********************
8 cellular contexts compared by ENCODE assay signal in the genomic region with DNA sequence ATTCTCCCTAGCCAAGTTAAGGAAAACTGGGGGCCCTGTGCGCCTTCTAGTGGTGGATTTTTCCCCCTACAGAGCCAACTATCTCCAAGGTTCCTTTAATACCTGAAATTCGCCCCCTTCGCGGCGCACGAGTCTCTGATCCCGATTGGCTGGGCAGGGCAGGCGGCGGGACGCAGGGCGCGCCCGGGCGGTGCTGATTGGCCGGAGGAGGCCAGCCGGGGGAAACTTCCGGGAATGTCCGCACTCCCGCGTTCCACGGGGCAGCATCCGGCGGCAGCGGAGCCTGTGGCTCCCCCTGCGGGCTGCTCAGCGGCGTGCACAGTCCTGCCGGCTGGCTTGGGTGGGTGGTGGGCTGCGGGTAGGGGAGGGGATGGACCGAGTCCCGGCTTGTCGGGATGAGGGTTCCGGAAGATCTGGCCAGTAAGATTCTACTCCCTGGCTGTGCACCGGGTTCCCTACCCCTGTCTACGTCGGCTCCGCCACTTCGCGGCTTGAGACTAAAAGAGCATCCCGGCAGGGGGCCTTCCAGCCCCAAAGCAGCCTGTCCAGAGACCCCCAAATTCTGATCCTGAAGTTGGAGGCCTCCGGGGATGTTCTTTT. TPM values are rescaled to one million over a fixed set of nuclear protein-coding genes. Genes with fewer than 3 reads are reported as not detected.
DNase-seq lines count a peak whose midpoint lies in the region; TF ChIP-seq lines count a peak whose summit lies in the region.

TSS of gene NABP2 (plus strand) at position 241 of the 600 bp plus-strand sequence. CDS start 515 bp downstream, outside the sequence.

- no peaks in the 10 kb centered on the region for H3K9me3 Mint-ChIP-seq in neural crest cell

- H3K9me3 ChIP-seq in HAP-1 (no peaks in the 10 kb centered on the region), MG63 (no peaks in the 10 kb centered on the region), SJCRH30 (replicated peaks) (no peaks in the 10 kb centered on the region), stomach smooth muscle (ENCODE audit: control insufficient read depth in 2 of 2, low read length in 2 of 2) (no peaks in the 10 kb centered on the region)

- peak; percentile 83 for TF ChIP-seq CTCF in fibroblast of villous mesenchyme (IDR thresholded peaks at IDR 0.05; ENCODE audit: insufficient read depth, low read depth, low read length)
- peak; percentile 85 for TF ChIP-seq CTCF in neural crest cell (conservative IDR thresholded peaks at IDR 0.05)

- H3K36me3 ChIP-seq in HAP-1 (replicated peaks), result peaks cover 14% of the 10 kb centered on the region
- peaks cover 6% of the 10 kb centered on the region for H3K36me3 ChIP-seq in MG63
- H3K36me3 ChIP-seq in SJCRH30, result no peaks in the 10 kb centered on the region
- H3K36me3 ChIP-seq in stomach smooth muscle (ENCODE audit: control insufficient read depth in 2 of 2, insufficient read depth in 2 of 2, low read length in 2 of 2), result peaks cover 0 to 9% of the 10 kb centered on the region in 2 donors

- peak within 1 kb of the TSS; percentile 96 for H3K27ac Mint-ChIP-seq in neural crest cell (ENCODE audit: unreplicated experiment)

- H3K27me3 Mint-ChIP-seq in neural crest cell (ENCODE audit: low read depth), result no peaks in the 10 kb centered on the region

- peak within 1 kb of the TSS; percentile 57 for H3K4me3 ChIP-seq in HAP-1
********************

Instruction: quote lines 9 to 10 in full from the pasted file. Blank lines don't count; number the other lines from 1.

- peaks cover 6% of the 10 kb centered on the region for H3K36me3 ChIP-seq in MG63
- H3K36me3 ChIP-seq in SJCRH30, result no peaks in the 10 kb centered on the region